Time to Make Job Protected Family Leave a Priority!
The push for stronger family leave policies is growing across the country, and a bill is making its way through the California State Legislature to strengthen leave laws for new parents. California was once the nationwide leader on family leave, but California is now falling behind other states on an issue that is critical to California working families. The District of Columbia, Maine, Massachusetts, Minnesota, Oregon, Washington and New York have taken measures towards providing protected parental leave for employees of small businesses. California must continue to make strong family leave legislation a priority, so that new parents do not have to choose between bonding with a newborn or losing their job.
Under current federal law, the Family and Medical Leave Act (FMLA), entitles eligible employees of businesses with 50 or more employees to take unpaid, job-protected leave for specified family and medical reasons. The Act allows eligible employees to take up to 12 work weeks of unpaid leave during any 12-month period to attend to the serious health condition of the employee, parent, spouse or child, or for the pregnancy or care of a newborn child, or for adoption or foster care of a child.
Under current California law, the California Family Rights Act (CFRA), an employee of a business consisting of 50 or more employees may take an unpaid, job-protected leave for the purposes of child bonding, for placement of a child in the employee’s family for adoption or foster care, for the serious health condition of the employee’s child, parent, or spouse, and for the employee’s own serious health condition.
California led the way by enacting the nation’s first ever Paid Family Leave program. California’s Paid Family Leave program is worker funded and provides parents with partial income while caring for a newborn or family caregiving responsibilities. However many employees do not use this benefit for fear of losing or risking job security. “>will benefit up to 16 percent of the workforce, but only effect 6 percent of the businesses. SB 654 ensures that more California workers who have been paying into the Paid Family Leave insurance program are able to use this benefit for parental leave without the risk of losing their job. While an employee is on leave, the employer must maintain the employees’ health insurance and an employee must have worked for the employer for at least a year and a half in order to be eligible for leave.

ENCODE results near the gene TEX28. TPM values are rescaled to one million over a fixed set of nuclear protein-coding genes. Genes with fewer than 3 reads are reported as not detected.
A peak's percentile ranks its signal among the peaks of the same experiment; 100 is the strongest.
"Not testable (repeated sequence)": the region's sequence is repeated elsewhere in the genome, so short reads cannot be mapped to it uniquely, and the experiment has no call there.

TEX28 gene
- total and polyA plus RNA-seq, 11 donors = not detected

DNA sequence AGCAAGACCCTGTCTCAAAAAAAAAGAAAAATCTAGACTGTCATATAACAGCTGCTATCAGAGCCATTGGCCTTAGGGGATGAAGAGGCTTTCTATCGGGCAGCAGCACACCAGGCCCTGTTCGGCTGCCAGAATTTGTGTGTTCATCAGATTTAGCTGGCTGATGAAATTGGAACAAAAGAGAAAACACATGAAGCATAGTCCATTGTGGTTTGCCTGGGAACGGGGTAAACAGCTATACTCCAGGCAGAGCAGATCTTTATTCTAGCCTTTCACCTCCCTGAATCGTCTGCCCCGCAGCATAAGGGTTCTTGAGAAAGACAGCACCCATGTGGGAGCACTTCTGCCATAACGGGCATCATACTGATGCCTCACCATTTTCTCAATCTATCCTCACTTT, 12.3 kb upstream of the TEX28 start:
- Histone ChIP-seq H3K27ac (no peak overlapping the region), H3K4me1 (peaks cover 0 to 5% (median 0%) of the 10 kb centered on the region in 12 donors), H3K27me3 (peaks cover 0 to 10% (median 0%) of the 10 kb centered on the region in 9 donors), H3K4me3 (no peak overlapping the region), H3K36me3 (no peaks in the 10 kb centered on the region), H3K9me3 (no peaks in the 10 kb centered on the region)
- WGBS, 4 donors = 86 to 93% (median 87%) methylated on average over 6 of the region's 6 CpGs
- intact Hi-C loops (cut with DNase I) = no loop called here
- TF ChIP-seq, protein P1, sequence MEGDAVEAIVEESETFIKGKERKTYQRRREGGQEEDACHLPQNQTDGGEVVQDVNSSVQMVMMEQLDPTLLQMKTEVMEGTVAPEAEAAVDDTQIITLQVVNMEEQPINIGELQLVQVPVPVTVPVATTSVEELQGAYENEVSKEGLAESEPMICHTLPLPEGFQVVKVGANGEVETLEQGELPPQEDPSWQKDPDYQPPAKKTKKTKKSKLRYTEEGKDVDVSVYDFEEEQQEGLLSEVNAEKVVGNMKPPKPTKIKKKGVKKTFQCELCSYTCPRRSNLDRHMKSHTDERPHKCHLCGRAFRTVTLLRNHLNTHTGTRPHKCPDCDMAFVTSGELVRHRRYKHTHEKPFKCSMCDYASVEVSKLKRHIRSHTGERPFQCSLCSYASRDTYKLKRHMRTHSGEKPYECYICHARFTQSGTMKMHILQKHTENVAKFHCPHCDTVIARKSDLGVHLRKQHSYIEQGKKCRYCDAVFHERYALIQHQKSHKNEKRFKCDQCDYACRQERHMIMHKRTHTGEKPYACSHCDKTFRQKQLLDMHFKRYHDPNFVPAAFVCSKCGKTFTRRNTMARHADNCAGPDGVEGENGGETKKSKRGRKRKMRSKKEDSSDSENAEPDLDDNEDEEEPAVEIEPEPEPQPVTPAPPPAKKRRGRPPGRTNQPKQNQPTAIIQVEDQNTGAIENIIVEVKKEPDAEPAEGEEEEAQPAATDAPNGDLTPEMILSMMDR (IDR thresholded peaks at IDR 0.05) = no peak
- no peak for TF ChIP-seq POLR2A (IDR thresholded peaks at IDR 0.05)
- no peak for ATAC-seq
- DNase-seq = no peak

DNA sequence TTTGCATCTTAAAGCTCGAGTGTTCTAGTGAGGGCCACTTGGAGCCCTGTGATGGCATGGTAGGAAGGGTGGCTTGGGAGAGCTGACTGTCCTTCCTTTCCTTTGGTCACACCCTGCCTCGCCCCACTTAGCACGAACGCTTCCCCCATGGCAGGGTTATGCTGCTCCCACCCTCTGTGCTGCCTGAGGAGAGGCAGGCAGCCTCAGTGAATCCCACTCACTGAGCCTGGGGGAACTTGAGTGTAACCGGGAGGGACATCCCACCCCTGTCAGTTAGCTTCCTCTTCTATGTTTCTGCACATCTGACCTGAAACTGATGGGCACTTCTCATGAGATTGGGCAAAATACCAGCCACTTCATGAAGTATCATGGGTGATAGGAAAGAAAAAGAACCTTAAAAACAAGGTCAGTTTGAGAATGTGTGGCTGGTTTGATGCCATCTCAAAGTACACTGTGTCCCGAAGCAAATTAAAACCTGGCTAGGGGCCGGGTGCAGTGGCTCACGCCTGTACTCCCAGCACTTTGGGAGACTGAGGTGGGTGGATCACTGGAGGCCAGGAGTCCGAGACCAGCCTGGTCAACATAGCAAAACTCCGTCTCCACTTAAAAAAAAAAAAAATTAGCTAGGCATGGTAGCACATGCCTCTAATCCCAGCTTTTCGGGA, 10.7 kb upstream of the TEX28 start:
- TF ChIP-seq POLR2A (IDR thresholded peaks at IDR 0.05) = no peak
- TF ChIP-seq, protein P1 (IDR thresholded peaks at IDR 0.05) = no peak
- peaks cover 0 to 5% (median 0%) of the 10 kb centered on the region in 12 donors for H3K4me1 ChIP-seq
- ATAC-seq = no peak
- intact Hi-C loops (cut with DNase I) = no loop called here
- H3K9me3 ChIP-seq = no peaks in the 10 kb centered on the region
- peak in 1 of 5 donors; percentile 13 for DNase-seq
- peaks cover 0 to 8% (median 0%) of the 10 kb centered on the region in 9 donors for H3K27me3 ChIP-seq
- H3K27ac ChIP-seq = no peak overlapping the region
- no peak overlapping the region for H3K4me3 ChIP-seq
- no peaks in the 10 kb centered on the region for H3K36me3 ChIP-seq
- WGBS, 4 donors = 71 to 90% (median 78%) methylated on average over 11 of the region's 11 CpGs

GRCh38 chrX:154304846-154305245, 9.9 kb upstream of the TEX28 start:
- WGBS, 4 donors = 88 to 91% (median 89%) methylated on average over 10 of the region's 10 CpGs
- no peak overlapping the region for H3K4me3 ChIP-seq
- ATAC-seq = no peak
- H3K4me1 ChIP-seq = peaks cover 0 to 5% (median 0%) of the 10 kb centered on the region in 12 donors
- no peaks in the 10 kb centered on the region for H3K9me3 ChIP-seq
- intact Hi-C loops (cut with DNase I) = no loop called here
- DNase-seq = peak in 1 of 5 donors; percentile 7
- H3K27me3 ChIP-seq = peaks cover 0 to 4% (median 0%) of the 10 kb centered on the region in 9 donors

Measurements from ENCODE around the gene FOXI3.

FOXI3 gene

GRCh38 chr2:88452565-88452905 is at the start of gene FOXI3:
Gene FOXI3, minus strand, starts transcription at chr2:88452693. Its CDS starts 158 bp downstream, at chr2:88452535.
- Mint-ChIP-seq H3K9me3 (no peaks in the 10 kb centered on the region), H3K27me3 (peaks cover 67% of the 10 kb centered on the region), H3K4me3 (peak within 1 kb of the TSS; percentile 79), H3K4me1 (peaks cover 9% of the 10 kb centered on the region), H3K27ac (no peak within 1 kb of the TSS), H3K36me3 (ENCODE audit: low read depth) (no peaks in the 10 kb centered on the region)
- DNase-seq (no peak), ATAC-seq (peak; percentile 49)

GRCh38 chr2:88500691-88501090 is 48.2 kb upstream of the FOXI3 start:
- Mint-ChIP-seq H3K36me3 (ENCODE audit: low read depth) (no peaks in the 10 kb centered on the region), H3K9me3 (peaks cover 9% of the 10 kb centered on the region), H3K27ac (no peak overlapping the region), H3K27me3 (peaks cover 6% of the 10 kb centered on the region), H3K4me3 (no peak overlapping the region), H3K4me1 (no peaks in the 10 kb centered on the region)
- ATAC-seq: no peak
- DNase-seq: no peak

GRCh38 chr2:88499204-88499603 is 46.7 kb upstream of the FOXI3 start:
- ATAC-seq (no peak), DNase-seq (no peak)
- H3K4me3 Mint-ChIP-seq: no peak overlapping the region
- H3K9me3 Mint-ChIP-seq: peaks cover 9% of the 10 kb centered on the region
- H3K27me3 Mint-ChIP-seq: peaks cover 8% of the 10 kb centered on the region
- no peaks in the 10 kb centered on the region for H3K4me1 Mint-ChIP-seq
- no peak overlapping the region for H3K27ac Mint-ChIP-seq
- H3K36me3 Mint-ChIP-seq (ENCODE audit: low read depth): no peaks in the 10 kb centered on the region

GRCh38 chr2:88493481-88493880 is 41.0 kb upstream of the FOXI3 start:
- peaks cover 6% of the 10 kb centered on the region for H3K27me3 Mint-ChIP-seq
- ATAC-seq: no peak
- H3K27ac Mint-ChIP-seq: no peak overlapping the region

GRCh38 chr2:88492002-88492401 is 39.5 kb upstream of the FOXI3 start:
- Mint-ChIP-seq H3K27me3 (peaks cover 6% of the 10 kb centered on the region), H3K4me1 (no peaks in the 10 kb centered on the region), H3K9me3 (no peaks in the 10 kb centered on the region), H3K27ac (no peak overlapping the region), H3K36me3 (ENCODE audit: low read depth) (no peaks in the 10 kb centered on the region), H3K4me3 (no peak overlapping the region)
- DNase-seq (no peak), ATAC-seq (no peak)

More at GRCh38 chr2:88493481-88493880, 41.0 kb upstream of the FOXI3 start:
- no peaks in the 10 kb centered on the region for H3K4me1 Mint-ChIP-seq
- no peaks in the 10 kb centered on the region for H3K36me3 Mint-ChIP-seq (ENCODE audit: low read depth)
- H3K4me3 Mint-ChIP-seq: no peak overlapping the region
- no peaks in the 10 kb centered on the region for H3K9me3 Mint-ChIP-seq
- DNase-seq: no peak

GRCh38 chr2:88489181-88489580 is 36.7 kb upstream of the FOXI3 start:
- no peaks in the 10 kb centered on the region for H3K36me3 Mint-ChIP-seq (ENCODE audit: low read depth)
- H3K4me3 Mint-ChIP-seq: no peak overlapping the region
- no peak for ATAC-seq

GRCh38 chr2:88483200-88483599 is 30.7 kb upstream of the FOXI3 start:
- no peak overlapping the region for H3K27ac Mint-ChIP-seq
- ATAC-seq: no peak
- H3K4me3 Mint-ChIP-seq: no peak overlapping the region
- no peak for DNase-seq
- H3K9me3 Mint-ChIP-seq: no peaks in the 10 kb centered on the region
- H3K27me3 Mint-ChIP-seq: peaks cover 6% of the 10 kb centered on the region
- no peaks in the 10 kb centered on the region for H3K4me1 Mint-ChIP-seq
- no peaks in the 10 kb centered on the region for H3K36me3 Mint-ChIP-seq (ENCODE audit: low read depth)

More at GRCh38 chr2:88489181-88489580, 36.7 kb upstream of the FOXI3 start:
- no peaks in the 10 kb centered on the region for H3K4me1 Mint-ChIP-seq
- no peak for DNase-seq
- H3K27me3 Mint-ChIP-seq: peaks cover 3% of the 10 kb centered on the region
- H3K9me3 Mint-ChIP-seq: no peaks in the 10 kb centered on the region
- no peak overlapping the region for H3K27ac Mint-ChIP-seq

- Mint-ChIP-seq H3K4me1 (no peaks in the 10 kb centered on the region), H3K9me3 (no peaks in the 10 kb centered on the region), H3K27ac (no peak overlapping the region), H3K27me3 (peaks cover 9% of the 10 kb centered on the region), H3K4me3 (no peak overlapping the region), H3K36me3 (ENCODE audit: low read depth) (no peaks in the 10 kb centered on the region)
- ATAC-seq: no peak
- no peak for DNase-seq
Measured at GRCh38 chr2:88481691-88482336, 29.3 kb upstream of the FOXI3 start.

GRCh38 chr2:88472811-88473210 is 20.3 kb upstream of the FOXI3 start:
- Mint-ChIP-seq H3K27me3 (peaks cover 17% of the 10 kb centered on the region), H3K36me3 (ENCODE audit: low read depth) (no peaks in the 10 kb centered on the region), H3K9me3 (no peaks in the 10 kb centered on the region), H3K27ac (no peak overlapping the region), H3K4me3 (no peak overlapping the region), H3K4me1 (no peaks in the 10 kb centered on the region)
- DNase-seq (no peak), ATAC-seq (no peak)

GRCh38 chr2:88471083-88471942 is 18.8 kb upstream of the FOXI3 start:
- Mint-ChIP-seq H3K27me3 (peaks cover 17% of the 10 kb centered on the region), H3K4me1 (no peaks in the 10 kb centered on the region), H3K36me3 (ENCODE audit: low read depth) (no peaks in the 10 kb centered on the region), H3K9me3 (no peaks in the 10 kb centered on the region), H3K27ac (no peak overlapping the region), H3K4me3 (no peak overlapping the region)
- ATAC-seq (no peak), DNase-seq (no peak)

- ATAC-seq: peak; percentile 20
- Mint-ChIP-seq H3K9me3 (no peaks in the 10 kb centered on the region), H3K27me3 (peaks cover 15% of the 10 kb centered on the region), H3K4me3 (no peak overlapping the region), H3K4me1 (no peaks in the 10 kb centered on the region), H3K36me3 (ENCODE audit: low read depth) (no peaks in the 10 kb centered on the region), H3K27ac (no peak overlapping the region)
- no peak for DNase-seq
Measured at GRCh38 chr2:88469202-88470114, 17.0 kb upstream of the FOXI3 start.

Too many California workers are left without any job-protected parental leave and many new parents are struggling with the moral and ethical dilemma of deciding between the wellbeing of their new child or their family’s financial security. In fact, this 6-week new parent leave timeframe is supported by research. Experts including the American Academy of Pediatrics recommend that healthy full-term infants should not be placed in child care until they are at least 12 weeks of age due to swift developmental changes and the risk of quickly developing severe undetected illness.
The trade-off between taking time off or earning money will perpetuate the trend that women take more leave than men. Therefore, the problems of job instability and uncertainty women face after having children will continue to progress. Without job protection,